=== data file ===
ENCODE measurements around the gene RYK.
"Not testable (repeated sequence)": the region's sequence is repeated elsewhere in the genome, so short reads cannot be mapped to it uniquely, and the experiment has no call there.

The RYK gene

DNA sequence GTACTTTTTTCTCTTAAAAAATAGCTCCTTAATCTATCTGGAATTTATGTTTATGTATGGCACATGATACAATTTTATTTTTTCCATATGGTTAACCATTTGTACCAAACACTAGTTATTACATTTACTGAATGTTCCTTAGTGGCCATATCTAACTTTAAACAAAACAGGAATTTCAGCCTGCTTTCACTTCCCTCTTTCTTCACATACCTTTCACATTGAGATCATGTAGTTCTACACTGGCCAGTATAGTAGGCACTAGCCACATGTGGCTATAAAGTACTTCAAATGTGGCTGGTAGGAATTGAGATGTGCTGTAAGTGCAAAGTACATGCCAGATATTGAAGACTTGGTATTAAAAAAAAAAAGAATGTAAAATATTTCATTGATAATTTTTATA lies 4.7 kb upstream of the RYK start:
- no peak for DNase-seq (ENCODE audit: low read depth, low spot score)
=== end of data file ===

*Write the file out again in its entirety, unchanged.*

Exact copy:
ENCODE measurements around the gene RYK.
"Not testable (repeated sequence)": the region's sequence is repeated elsewhere in the genome, so short reads cannot be mapped to it uniquely, and the experiment has no call there.

The RYK gene

DNA sequence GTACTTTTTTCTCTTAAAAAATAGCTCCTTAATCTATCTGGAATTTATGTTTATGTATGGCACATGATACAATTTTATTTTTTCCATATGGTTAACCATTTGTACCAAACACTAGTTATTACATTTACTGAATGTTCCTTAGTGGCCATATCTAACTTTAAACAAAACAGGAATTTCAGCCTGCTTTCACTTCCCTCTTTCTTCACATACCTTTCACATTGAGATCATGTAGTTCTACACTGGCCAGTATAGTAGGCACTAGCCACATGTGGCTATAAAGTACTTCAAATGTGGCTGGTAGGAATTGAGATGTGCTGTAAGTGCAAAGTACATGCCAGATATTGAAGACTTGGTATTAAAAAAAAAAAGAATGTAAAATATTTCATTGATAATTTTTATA lies 4.7 kb upstream of the RYK start:
- no peak for DNase-seq (ENCODE audit: low read depth, low spot score)